“Not cancer, God, please!” I prayed and sobbed “Anything else I can handle, but please just not cancer!”
And so I fasted and prayed, and the people who have grown so intimately close to my heart fasted and prayed with me. People whom I loved but had never actually met in person dedicated time out of their own incredibly busy and stressful lives to sacrifice their comfort for the sake of my daughter. It would prove to be only the first of many times that they would blow my expectations out of the water, and my legs steadied a little as their arms, His arms in action, supported me.
A few days later we had a meeting with the surgeon who, to my great relief, assured me that what they were seeing was not cancer after all, but looked more like some kind of foreign object. The theory was that she possibly had swallowed something and her esophagus had walled it in with scar tissue, protecting itself from this unwelcome invader.
“Not cancer!” was all I could think. “NOT CANCER! WOOHOO!” See, everything else was peanuts to me, because as long as it wasn’t cancer I had nothing to worry about!
“It needs to come out” he said. And I fully agreed! Let’s do it! Book the OR! My guard was gone, I was completely at ease and “at peace” with whatever this was.
But it’s a funny thing about peace that’s not grounded in complete faith in Yahweh and His plan..
“But we need to talk about it first. This isn’t cancer, but it’s very serious.”
I sat up a little straighter. But it’s just something *stuck*, so just take it out and we’re done? Right?
But God wasn’t done teaching me. Teaching me that my faith in physical circumstances is misplaced. Teaching me that how *I* perceive my situations is so, so flawed. Teaching me that my daughter not having cancer does not mean that my faith isn’t going to be tried down to my core.
“It’s a very complicated surgery with a significantly high risk.”
Thump… thump… thump went my heart. I wasn’t prepared for this. I felt blindsided and in a horrible fog.
“What kind of risks?” I timidly asked
The doctor went on to explain… “Well, this lodged itself in the worst possible location. It’s not easy to get to. Her esophagus is too narrow to fit a scope down, so there’s no way we can do an endoscopy (remember this, because it’s very, very important). In order to find out how to proceed we’re going to have to make a huge incision from her ribcage back to her shoulder blade, and there are many major nerves in that area. If one of them is damaged it could mean she’ll need to be on oxygen for the rest of her life, or that she will need a feeding tube for the rest of her life, or that we will need to do reconstructive surgery on her stomach and diaphragm. She’ll need to be in the hospital for a month after the surgery to recover. I think I’m equipped to do this, but if I do get in and find that I can’t, I’ll back out and we can try a different route.”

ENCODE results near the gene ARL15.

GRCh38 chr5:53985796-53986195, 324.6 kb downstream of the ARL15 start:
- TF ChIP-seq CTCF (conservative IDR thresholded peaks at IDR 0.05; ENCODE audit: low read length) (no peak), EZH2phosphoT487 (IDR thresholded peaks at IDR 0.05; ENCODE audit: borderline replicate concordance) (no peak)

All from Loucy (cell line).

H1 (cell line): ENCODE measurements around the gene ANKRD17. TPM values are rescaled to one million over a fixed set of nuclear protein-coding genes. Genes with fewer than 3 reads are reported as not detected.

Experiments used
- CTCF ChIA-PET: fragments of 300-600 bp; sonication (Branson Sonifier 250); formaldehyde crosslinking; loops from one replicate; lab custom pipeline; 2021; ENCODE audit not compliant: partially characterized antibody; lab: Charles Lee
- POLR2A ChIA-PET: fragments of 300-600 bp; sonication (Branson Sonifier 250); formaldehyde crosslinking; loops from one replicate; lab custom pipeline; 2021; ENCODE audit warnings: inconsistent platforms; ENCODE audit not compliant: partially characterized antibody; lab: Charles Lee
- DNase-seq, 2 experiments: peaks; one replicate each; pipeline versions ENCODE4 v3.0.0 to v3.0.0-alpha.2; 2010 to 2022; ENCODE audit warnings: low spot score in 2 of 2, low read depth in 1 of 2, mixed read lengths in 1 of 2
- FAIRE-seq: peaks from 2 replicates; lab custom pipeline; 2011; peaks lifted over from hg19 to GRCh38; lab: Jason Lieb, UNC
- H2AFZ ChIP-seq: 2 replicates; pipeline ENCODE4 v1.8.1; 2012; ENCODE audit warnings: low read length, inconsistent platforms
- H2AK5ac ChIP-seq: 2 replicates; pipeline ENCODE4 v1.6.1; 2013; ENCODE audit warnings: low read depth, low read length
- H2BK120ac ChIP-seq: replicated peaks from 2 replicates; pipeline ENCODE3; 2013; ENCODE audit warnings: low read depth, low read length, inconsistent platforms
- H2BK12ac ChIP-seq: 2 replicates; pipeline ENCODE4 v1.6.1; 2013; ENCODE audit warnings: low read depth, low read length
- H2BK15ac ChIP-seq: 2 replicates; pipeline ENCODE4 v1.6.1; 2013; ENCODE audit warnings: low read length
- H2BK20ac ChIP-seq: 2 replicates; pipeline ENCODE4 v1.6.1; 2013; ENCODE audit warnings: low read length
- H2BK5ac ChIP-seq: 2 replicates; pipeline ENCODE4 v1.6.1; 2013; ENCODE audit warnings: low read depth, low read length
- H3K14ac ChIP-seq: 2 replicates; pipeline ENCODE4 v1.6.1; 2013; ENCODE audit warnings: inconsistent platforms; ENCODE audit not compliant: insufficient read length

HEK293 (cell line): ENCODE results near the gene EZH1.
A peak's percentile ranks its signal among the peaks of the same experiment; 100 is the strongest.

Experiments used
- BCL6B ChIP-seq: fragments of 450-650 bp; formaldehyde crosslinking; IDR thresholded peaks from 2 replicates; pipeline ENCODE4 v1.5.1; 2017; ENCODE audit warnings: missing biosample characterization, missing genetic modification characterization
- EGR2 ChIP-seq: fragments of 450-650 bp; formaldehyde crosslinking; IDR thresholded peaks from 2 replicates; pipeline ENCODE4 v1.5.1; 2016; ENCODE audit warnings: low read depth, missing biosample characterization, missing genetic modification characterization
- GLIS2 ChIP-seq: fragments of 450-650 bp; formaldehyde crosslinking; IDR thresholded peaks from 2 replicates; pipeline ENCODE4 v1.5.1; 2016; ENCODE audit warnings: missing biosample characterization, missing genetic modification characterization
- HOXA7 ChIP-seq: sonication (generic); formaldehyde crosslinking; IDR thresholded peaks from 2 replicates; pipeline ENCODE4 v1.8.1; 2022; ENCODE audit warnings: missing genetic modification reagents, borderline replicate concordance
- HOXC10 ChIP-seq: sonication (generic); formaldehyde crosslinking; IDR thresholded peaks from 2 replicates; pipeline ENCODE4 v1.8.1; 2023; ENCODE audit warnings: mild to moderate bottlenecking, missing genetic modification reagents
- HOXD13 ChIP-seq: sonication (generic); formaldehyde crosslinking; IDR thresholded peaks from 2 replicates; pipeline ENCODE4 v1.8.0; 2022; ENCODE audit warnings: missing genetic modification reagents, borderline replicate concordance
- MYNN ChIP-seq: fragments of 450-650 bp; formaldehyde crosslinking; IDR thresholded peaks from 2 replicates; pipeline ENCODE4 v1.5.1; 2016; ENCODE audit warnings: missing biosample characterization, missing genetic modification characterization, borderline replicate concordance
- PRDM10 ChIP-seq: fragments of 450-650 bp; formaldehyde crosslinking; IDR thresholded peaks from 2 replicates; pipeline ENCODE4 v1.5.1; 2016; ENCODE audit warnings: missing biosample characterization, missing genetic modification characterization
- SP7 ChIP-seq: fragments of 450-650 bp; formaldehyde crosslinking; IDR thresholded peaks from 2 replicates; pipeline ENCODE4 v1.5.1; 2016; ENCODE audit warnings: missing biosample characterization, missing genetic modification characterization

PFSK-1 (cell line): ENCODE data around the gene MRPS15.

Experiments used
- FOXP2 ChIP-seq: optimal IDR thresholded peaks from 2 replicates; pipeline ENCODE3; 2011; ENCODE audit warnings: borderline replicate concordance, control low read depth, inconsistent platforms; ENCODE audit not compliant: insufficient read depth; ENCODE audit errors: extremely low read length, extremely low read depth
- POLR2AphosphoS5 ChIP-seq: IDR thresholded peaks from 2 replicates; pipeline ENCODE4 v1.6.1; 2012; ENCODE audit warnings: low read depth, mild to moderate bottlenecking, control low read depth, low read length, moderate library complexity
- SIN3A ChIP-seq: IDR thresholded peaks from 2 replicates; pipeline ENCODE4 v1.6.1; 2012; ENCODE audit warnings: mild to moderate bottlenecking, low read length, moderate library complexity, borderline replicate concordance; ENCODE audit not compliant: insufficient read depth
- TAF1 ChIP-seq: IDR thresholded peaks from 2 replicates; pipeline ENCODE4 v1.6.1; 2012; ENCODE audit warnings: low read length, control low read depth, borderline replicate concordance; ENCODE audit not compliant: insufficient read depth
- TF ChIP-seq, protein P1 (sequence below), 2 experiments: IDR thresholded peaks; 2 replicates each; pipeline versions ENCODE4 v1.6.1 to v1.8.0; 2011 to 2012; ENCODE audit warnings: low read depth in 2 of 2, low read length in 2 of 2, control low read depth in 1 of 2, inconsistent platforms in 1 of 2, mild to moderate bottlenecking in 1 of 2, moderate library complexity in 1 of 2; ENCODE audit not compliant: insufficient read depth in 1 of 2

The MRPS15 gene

My illusions of safety were shattered. I thought that if I could rest on science then I wouldn’t need to exercise my faith so much. But then we know how Yahweh feels about resting in anything but Him.
So the next step was surgery – do not pass go, do not collect two hundred dollars. We booked the OR for three weeks from that date and I left discouraged and heartbroken and terrified, and not entirely confident in my surgeon or his expertise in the area. If you’re talking about a surgery that could potentially leave my daughter unable to breathe on her own, “I think I can do it” just doesn’t sit well.
The news spread through my family and friends like wildfire, and when my aunt heard about the conversation we’d had she suggested to my mom that we get a second opinion. It’s something I’d tossed around but hadn’t committed to, but with this “confirmation” I felt like it was best. As it would turn out that feeling would be confirmed multiple times over from close friends, and so I knew that this was a God thing.
After a day or two of research I came to the conclusion that the Children’s Hospital in Boston was the best place in the country for the kind of surgery that London would need, and so I called that day and asked them to review her case for a second opinion. From the moment I connected with them I felt a peace that had, until that point, been missing. They were kind and quick and seemed so incredibly knowledgeable, and before I knew it her care had been transferred to their hospital and we were talking about dates to come out and do testing.
“This is what we do.” Confident voices assured me where questions about success and capabilities had previous resided.